Wednesday, June 18, 2014

(Mis) Adventures in Lithography

With home ownership and a workshop looming in the very near future, I anticipate this will be the last print I pull in Bloomington before school recommences.  This image is part of an ongoing series and the first two pieces went quite smoothly.  However, just when I thought it was smooth sailing, I ran into this ugly fellow.  The key layer started off pretty well...

but I couldn't leave well enough alone and kept futzing around until I over-worked the drawing.  Plus I slightly under-etched it in the processing stage, so the end result was definitely darker than I had initially intended.  While not so bad in itself, it took on a significantly different mood than the others in the series.  I also waged an ongoing battle with the dark areas filling in and had to modify my ink a couple of times and re-etch the stone half way through the edition.

The image on the left is filled in while the right image shows the correctly printed piece.

Oh well, printing always has a way of keeping me humble.  I think as the series progresses that this image will still has a place but it will sit at the further end of the dark spectrum.  Tomorrow I'll print its border and savor the process of graining this particular image off the stone.

Saturday, June 7, 2014

Adventures in Lithography

With the move into our new home rapidly approaching and much of July to be spent at the aluminum plate litho workshop at the Tamarind Institute, I am taking advantage of these precious early days of June to work on some of my own prints.  As my first foray into the world of blogging coincides with the preparations to print a new layer, I thought I would briefly illustrate the steps of making a lithograph.

I started work on a couple of images knowing that I wanted eventually to give them a decorative border.  This week I set out to complete this design.  It took a surprising amount of tweaking and revising before I finally settled on a satisfactory pattern.  After tracing the drawing onto a litho stone (smoothly grained limestone) I drew out the pattern with a greasy ink (autographic ink).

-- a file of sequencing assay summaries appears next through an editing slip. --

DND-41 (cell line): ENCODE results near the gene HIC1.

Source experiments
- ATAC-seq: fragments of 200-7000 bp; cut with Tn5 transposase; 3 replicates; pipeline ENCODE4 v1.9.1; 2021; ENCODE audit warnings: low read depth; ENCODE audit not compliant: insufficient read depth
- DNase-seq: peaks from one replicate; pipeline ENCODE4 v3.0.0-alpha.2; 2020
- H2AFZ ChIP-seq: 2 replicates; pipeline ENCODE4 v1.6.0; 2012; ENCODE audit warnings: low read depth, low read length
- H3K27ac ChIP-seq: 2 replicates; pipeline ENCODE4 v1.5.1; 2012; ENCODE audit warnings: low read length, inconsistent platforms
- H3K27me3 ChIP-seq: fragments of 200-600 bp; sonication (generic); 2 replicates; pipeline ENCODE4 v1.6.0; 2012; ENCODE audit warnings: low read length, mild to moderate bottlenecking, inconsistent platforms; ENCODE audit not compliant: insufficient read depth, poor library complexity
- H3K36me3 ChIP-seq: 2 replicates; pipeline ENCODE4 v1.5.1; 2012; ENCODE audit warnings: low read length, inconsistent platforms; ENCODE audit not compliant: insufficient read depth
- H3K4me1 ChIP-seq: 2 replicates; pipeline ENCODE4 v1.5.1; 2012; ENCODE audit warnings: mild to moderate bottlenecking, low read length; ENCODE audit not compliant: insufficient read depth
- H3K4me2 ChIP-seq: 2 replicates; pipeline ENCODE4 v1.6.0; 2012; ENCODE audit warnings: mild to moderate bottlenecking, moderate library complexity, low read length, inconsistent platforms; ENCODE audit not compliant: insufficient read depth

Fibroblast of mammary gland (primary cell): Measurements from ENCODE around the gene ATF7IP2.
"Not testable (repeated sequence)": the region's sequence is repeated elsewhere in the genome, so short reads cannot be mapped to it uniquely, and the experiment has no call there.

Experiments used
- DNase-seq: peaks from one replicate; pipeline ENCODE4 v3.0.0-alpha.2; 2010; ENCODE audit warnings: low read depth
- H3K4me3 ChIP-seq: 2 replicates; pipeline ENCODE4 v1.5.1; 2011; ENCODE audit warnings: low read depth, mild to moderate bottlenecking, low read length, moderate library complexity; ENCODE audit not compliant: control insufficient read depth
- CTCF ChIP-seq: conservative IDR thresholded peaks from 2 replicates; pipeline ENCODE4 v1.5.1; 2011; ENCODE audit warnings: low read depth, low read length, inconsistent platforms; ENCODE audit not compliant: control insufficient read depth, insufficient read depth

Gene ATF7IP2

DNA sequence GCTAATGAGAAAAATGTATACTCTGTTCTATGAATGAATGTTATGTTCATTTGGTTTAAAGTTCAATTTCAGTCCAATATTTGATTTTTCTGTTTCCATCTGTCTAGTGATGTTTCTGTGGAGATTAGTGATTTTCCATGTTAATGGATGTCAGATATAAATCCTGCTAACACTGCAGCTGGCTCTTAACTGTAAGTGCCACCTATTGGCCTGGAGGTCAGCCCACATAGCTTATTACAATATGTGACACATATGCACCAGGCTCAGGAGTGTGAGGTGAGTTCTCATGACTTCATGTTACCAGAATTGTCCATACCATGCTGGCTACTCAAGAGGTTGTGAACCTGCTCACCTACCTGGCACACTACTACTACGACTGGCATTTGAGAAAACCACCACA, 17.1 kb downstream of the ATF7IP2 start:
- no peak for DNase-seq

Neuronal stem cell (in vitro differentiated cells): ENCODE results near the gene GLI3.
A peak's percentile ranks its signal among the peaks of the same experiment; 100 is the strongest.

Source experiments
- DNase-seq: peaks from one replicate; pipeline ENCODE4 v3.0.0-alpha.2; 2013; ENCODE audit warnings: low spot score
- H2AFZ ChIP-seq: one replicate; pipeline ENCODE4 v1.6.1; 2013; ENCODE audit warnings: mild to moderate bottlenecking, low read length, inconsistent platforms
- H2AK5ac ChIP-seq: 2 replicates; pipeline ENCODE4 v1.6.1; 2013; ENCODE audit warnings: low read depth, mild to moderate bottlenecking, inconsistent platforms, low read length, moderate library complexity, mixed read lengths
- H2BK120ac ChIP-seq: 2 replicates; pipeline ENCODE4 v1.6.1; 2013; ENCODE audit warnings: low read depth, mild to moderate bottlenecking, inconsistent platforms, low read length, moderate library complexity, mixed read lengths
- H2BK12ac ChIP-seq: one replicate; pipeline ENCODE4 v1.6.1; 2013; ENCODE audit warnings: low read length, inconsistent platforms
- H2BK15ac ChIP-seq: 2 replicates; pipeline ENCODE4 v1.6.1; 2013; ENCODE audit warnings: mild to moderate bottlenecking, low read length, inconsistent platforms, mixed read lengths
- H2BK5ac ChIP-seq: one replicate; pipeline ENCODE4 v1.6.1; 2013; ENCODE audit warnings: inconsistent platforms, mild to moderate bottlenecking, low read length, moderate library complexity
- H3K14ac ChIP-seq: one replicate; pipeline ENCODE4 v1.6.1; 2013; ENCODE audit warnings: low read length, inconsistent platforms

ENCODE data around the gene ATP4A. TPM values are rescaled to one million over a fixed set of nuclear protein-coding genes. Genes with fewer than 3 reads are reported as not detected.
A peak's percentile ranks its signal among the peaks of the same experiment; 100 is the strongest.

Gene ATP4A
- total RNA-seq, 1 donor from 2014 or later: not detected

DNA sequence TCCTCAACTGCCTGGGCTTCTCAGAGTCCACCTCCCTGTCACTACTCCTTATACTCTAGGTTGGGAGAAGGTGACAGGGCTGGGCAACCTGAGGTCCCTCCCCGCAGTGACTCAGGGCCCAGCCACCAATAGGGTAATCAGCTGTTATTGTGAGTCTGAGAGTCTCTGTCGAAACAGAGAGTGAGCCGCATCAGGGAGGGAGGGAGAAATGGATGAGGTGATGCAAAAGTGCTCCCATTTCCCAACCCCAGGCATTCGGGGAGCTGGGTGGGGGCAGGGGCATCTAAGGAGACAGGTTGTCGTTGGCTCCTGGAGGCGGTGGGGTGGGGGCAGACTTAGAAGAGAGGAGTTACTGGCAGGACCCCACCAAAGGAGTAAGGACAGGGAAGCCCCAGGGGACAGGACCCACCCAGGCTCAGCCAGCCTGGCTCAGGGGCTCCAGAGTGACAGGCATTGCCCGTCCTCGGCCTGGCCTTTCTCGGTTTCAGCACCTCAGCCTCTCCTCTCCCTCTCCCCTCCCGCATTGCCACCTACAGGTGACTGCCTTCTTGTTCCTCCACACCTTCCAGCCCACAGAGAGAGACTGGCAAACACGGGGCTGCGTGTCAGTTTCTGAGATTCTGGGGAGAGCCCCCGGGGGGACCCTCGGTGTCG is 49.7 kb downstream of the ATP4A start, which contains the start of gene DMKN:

The piece of wood on the left is a homemade bridge to keep my greasy little hands from resting on the stone surface.  Since the stone holds grease at this point, finger/hand prints will soak in and eventually print.

Once the image was complete, I applied rosin and talc to protect the drawing and then smeared a mixture of gum arabic and nitric acid over the surface.  The gum and acid convert the limestone into a grease-resistant, water absorbent layer while concurrently reacting with the drawing to release grease into the stone, creating a water-rejecting grease-absorbing area.

Although the physical appearance of the stone doesn't really change dramatically, this is when the real magic takes place.  The gum/acid mix are stirred up, moved over the surface with a small sponge, and buffed smoothly across the surface with bundled cheesecloth.  At this point the surface is "closed" and is no longer receptive to grease.

After waiting for a bit, the drawing is stripped away using lithotine and a layer of asphaltum is smeared across the surface.  The gum is washed away and ink is rolled across the moistened surface, adhering to the greasy spots (the image) and leaving the non-image area clean.

No matter how many times I do this, the moment of seeing the image reappear on the stone is always a bit magical.  When the image is fully inked a second etch is applied, then it is off to print!

For the printing process these steps are repeated- the image is washed out with lithotine, asphaltum is smeared in, the gum layer washed away with water, and ink is rolled onto the surface.

Once the image is fully inked a piece of paper and a greased tympan are placed on top, the stone is cranked through the press and the image is transferred to the paper.

The border adds the final touch to the prints and I was really pleased with how it all turned out.  I'm saving this stone so I can utilize this border on each print in the series.

Hopeless Heroes (Cain)  7.5"x10"                               Hopeless Heroes (Jr) 7.5"x10"